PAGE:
That was great Masato - and prompt. That bit Harold Courlander said about how "the song is not couched in traditional Negro images or vernacular and that the entire effect is literary and contrived" falls away when you see the collected versions, compared to the smoothed down and reconstructed version we know.
I was looking around on the net at anti-slavery sites, and at sites relating to this song, all of which, so far as I could see, seem just to retell and elaborate that story from Parks. I wonder if anyone has ever done any proper research on the anti-slavery records and such, to find out what lies behind the story.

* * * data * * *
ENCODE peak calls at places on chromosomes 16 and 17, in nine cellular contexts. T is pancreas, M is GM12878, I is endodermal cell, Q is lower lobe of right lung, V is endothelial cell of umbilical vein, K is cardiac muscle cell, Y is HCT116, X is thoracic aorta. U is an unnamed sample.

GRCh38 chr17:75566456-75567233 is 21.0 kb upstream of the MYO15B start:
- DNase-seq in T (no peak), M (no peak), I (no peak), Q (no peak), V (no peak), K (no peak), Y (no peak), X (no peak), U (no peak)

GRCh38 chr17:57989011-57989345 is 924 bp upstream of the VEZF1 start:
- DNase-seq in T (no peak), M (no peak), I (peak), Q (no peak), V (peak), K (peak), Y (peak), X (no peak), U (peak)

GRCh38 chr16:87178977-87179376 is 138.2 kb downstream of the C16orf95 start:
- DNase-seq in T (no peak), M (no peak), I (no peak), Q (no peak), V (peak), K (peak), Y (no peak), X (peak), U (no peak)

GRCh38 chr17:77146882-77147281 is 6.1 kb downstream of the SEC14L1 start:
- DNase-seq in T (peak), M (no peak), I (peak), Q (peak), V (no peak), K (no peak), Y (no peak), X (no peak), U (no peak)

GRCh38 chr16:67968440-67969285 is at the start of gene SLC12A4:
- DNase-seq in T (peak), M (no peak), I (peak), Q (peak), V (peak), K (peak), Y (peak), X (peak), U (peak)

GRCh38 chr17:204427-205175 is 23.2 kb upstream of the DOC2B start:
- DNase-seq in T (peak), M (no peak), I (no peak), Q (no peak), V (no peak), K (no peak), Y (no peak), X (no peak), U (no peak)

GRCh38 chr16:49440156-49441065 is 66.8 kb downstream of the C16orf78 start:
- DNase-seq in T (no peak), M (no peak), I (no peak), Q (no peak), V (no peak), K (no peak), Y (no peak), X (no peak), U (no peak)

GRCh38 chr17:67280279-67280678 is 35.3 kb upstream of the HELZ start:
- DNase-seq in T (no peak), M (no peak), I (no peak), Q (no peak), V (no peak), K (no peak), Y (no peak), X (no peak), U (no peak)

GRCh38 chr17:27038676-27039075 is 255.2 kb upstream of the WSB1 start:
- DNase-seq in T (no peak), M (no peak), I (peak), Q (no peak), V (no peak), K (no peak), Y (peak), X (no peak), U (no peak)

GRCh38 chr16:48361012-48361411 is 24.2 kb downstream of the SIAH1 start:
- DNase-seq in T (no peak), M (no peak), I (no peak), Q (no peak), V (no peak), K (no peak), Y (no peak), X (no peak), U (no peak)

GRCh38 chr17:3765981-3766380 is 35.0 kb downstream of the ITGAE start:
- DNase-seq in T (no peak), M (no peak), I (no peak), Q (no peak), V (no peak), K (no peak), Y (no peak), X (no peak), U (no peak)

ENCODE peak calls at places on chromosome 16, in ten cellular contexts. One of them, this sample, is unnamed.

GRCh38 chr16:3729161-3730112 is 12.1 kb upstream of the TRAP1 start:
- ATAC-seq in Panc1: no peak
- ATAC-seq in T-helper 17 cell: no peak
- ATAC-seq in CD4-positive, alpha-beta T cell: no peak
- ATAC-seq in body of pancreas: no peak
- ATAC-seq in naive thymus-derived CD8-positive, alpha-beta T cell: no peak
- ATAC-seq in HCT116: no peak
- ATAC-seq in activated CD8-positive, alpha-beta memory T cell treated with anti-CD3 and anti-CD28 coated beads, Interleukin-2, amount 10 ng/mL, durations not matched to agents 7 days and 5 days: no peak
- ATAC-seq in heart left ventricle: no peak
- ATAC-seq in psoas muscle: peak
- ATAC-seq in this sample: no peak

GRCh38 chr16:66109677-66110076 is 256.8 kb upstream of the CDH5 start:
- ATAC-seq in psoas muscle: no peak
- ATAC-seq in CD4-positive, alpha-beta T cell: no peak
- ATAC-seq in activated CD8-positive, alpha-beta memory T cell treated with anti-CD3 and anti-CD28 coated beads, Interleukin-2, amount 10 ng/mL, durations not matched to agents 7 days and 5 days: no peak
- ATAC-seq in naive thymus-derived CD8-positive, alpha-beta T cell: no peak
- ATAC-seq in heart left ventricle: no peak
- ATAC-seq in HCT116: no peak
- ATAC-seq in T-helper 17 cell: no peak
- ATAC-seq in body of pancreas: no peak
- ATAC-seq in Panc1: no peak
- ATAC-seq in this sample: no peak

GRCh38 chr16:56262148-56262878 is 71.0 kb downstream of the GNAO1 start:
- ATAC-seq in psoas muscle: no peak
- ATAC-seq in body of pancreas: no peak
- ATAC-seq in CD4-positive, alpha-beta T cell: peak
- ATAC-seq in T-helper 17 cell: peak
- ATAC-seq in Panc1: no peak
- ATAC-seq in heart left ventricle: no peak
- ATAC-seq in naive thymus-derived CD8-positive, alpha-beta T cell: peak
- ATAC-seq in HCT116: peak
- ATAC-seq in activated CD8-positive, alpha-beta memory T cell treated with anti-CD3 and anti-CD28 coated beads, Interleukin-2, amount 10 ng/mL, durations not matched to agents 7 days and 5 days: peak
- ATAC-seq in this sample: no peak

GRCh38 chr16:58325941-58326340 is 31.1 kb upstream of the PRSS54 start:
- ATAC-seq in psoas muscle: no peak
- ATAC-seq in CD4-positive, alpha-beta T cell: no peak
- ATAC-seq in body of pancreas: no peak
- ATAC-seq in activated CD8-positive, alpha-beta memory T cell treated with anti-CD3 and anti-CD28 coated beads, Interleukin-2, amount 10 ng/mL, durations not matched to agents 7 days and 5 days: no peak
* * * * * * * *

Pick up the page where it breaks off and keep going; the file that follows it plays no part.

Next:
I mean, is there a real Peg-Leg Joe at the back of it, or was that made up retrospectively to tie in with the words, with them maybe having some other meaning to them? And why did does it seem to have taken half a century for the song to get collected in any version. I noticed in "Slave Songs" from 1867 that the authors specifically said that they hadn't managed to get by any means all the songs, which isn't surprising. But even so, a song with a story attached like that, I'd have thought it might have turned up sooner. So maybe it did, in some dusty archive somewhere.
If there was a real Peg Leg Joe it'd really be good to find out more about him.